Online reviews are important for your brand’s reputation. Around 85 percent of people report that they give online reviews the same weight they would personal recommendations from friends, so too many low star ratings or poor write-ups about a dining establishment can make a difference in how many tables are filled each night.
And if you don’t think anyone is likely to see social media reviews, think again. Social media users are 8 percent more likely to dine out than other adults, which means there’s a big chance your target consumer is on one or more of the major networks.
Since you can’t please 100 percent of the people 100 percent of the time (it’s a cliche because it’s true), you’ll need a plan for dealing with eventual negative reviews on social media.
Most experts say you should respond to negative reviews as quickly and transparently as possible, otherwise you risk social commentary growing and creating even more of an issue than you might have started with. But that’s only true for legitimate reviews from real customers; trolls and abusive accounts should be banned or reported.
To tell the difference, read the review carefully. Note details provided, such as the date, why the person is upset, the dishes they ordered, and the restaurant staff they say were involved. Legitimate reviews almost always have some of these details, and those pieces of information open the door for your response.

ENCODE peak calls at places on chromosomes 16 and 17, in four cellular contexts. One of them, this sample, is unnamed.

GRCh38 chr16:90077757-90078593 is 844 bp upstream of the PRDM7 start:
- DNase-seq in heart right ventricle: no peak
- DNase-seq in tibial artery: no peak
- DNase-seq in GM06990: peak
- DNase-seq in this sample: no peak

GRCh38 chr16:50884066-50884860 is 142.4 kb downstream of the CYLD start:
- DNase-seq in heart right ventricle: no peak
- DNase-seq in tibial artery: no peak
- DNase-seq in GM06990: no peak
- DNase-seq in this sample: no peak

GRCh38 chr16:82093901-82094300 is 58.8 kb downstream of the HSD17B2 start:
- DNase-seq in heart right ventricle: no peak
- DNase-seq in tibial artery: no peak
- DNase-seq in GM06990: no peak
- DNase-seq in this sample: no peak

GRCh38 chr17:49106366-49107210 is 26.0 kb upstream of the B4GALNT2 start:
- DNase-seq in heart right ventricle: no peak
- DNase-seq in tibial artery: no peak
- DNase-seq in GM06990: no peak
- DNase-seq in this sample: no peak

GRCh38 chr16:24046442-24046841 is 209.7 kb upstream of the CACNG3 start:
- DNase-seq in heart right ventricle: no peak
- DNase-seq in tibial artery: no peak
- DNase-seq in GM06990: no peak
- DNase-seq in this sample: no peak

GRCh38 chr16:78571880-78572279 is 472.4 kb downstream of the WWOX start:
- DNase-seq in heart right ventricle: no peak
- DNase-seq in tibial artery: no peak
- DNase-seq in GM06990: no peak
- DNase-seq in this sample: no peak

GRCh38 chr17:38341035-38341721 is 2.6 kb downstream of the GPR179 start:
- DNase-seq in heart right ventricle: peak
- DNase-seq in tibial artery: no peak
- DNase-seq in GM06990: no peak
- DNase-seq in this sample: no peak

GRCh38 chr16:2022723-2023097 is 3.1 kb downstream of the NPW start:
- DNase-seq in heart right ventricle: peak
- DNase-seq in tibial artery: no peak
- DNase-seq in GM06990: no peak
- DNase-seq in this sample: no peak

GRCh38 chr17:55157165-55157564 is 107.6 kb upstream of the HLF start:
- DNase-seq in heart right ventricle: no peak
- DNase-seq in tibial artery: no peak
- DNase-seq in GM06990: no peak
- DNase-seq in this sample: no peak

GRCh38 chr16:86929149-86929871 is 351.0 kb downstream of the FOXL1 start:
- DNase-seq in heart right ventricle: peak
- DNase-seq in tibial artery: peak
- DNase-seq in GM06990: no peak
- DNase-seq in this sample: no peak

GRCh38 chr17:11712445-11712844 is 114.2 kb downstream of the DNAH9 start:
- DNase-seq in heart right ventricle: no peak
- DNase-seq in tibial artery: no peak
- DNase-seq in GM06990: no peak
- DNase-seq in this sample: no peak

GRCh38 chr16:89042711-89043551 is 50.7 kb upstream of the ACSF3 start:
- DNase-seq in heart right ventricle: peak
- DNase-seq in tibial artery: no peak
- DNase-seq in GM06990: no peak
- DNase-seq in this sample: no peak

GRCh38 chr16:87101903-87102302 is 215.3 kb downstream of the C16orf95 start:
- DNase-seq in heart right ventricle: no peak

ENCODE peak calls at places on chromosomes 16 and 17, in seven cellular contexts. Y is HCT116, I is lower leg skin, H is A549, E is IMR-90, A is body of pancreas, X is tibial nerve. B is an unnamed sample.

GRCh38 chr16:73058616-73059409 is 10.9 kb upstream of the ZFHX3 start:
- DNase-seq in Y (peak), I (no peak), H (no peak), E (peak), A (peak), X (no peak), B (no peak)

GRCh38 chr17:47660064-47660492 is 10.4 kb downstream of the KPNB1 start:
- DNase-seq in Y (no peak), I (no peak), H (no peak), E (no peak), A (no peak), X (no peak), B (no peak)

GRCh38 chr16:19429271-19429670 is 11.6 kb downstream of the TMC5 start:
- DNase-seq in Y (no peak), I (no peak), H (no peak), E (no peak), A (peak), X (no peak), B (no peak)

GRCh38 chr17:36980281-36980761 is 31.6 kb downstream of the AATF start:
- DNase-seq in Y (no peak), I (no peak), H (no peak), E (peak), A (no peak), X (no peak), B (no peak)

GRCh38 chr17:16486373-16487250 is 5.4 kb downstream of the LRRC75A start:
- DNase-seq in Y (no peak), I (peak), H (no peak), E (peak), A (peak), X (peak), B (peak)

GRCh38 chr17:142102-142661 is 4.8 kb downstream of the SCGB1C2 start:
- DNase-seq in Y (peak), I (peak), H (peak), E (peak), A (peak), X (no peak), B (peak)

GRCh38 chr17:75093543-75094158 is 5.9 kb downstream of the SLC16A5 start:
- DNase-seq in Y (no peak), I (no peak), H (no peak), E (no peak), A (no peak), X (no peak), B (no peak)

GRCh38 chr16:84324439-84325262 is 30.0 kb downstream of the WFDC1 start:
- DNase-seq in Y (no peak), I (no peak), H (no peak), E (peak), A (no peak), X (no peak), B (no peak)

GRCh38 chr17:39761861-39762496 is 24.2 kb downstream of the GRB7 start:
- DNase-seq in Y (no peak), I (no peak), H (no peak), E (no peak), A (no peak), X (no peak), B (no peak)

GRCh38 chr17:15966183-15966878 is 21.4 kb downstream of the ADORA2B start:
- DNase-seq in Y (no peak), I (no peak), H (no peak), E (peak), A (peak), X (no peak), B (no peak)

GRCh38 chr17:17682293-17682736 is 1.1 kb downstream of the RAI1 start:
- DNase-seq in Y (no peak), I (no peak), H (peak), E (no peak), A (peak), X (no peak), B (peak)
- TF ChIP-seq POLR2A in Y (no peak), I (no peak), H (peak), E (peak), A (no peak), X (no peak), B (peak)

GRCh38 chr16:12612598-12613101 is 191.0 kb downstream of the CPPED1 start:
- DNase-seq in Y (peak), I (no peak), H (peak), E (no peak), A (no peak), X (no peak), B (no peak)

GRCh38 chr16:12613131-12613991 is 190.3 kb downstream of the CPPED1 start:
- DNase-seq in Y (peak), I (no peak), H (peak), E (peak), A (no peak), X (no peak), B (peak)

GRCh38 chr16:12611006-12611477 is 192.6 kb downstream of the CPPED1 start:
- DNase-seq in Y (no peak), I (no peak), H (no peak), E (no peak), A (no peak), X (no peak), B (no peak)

You also don’t want to entrench yourself in an unwinnable argument with someone who regularly leaves negative reviews for brands. Take a look at the user’s other reviews and see if you can determine whether they’re one of your regulars. Understanding more about the reviewer informs the way you approach your response.
Of consumers who have a positive experience with a brand on social media, 71 percent say they’re likely to recommend the brand to others. The lesson here is two-fold:
Once you read a negative review carefully and take notes on the details, don’t respond right away — and never respond when you’re upset. First, take some time to cool off if the review hit too close to home. Then, research the issue by talking to staff to get other perspectives on what might have happened.
When you respond, apologize for the issue — even if you don’t feel your business is 100 percent at fault. Taking the high road in your response invites the other person to respond in kind. You might say “We’re sorry you had that experience” or “I’m sorry you feel that way.”
Be honest about the situation surrounding the issue. If your research found that the review was accurate, provide an explanation (which is not the same thing as an excuse) for the issue. In cases where the review doesn’t seem to be accurate, present your side in a friendly way without accusing the reviewer of lying. Reviewers can make mistakes too.
Finally, offer a solution. That doesn’t always mean comping the reviewer’s next meal (though that’s one tool you can use). Many times, reviewers simply want to know their concerns were heard and taken seriously.
Now it’s your turn. What’s your experience been with reviews on social media? Leave a comment below.
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